Did You Know?
Alaska harbors over 85% of the world’s population.
Marbled Murrelets are in the same family as auklets, puffins and murres. All members of the Alcid family swim under water, propelling themselves with their wings, much like their Penguin counterparts in the southern hemisphere. These birds have slender black bills, long, narrow wings and short tails. Murrelets, like many birds, have two different sets of plumage. During the breeding season, adult murrelets are marbled gray-brown, providing excellent camouflage at their nests. In winter, feathers are black above, white and gray below with white shoulder patches and a white throat. Juvenile birds resemble adults in winter plumage. Marbled Murrelets have a distinctive high pitched “keer, keer” call, making them easy to identify.
Marbled Murrelets have been called “the Enigma of the Pacific” as they are one of the last birds in North America to have their nest described. In the United States, the first documented nest was discovered in 1974 high up in a Douglas fir tree in California’s Big Basin Redwoods State Park. Advances in technology have allowed researchers to attach tiny radio-transmitters to adults captured at sea, and follow them back to their nests. To date, several hundred Marbled Murrelet nests have been located and described. The species nests primarily in mature coniferous trees. A small number of murrelet nests have been found in Alaska including, some on the ground on moss-covered ledges in areas with few trees.
Beginning in early April, murrelets make their way from wintering areas to coastal inlets and bays for breeding. Pairs typically initiate nesting in May, although some birds may initiate nests as late as July. Murrelets do not build a nest; instead they usually nest on moss-covered limbs high in the forest canopy. A single egg is laid in a shallow depression in the moss. The male and female share in incubating the egg for 28-30 days. They exchange incubation duties under the cover of darkness presumably to avoid leading predators, such as corvids and raptors, back to the nest. Soon after hatching, the chick is left alone on the nest, growing rapidly on a diet of small fish over the next 30 days. The parents take turns flying from sea back to the nest 3-5 times a day, returning with a single fish carried in their bill. The young murrelet must reach the ocean on its first flight. Landing anywhere short of the ocean means likely death for the chick, as Marbled Murrelets are unable to take off once grounded in the thick understory of the forest. Flying on its own, the fledgling must navigate over the forest to the sea. Young murrelets, with their distinctive black and white plumage, are seen on Alaska’s waters beginning in July with numbers increasing through the end of the month. Both juveniles and adults tend to move away from breeding/feeding grounds once the summer is over. Nests are not necessarily re-used the following year, but a pair may return in subsequent years to the same stand of trees. Murrelets are relatively long-lived birds with an average lifespan of 10 to 15 years.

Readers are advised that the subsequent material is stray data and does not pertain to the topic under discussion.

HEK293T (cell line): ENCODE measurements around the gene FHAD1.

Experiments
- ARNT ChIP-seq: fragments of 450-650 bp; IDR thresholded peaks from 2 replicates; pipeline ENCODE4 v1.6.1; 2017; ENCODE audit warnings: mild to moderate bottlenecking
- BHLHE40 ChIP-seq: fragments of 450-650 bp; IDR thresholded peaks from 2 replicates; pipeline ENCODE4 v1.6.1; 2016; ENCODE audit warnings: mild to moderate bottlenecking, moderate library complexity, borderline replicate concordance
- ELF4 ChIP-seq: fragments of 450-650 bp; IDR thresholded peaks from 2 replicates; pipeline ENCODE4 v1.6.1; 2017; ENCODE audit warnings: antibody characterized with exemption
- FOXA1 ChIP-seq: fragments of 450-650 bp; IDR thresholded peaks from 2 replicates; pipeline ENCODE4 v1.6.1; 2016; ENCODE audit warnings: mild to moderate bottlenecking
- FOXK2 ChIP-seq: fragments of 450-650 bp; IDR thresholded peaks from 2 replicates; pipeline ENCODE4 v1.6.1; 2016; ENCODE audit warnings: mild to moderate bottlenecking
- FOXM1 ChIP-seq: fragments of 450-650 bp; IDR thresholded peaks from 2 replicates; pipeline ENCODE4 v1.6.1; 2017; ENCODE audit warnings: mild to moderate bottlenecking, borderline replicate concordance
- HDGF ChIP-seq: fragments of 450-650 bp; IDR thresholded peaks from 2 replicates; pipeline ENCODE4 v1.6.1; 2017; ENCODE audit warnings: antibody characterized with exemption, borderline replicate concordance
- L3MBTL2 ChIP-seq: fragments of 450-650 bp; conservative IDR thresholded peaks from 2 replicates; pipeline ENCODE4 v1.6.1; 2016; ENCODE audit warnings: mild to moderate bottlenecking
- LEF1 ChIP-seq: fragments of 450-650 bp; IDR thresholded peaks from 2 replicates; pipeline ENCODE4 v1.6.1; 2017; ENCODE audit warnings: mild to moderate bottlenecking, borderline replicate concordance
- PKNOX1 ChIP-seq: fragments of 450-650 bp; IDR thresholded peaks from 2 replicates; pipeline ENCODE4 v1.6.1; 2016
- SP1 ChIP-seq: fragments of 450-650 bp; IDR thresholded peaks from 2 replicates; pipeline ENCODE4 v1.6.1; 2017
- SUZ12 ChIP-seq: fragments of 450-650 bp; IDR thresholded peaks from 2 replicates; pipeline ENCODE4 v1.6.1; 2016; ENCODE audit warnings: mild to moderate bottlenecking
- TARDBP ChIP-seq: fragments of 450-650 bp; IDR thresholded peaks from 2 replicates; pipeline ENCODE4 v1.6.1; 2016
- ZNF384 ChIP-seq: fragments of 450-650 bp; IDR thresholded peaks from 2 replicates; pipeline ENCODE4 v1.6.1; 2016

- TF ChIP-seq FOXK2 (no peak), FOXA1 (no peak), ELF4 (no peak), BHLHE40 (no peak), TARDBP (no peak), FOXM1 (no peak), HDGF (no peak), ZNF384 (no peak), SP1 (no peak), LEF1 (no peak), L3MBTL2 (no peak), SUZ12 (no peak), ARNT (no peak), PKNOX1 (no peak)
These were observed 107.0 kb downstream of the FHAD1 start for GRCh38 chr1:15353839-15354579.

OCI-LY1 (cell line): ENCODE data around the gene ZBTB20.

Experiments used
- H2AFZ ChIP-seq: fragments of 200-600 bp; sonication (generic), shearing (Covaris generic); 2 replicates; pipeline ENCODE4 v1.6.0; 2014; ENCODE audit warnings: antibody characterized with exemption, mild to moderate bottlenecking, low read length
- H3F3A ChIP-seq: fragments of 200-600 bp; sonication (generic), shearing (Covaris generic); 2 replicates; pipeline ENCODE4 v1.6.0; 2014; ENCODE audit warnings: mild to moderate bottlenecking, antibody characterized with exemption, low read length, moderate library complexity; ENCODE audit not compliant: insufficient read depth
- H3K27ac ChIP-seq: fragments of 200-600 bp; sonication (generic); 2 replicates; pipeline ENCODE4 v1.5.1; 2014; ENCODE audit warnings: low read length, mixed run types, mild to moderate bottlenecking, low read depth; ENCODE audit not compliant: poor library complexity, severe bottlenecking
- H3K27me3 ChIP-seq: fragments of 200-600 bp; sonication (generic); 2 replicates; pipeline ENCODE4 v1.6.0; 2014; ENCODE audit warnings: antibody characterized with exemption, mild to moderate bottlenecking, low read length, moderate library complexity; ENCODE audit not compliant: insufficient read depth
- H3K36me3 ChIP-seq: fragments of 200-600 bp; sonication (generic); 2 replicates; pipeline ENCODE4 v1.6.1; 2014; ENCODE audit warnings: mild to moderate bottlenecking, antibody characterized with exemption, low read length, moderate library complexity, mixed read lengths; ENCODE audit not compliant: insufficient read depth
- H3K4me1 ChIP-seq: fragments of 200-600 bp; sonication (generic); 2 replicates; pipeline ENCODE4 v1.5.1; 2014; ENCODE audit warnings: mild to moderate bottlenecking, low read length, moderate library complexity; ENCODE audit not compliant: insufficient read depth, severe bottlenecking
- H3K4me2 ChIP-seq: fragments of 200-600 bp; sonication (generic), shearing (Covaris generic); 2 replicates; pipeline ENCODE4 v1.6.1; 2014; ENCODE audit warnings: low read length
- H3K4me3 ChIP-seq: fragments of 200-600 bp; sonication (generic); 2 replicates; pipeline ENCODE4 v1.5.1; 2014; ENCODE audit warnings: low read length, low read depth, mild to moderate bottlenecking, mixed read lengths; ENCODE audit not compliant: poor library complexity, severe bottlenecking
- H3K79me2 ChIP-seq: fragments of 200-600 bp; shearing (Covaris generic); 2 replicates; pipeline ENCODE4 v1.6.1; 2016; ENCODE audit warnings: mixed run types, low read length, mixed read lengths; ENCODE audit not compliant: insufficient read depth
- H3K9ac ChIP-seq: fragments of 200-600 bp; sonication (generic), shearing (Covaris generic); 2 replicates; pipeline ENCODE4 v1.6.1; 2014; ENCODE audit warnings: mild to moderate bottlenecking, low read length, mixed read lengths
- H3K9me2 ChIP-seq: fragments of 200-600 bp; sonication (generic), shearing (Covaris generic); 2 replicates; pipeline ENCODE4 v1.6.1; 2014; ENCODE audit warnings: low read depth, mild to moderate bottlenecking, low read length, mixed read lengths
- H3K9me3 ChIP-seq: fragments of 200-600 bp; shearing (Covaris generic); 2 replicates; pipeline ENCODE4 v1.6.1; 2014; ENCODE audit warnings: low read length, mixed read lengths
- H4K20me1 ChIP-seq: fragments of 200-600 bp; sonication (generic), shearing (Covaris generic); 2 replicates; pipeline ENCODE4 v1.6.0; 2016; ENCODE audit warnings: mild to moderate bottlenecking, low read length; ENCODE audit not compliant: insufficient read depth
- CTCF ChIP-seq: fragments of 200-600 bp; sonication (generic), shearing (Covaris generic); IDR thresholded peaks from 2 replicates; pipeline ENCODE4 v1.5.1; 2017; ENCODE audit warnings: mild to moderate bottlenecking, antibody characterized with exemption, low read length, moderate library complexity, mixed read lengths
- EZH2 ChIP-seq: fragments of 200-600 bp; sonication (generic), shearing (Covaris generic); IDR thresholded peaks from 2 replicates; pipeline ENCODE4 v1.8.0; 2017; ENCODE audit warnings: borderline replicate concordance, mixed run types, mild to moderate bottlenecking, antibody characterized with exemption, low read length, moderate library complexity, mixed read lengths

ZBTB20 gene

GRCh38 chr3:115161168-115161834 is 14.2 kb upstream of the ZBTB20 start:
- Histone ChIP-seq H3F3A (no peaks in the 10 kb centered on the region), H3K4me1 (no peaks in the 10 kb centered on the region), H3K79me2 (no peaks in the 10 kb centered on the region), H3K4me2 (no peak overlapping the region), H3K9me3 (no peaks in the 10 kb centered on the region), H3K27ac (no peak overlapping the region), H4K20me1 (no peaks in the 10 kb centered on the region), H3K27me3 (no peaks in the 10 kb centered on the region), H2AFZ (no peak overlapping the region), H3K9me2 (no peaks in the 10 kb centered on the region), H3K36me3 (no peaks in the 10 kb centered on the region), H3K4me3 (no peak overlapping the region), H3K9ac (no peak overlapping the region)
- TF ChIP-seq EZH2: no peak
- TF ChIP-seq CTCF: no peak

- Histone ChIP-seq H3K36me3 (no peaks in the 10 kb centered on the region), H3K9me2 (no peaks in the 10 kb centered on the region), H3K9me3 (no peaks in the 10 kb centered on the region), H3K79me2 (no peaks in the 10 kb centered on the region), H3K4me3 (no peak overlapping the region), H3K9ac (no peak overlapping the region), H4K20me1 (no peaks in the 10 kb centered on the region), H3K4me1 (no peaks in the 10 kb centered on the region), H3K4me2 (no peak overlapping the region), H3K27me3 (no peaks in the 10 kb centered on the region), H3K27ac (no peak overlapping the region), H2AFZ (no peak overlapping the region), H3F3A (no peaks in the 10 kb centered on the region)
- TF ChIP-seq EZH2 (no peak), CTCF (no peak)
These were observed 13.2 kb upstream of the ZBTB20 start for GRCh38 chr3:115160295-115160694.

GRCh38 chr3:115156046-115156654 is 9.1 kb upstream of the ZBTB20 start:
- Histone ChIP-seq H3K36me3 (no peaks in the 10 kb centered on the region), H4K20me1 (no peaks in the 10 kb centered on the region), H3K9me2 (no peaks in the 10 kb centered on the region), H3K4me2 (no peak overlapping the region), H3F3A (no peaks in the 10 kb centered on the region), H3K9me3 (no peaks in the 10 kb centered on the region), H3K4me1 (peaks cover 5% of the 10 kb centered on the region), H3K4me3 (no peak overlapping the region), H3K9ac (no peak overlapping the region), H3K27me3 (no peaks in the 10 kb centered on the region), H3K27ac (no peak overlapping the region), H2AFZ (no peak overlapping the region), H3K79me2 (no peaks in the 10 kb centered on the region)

In Alaska, murrelets eat small schooling fish, such as Capelin, Pacific Herring and Pacific Sand Lance, as well as shrimp-like crustaceans. Murrelets are excellent swimmers and use their strong wings to literally “fly” underwater to forage at depths up to 100 feet. The distribution of prey largely influences the distribution of murrelets throughout the year.
Range and Habitat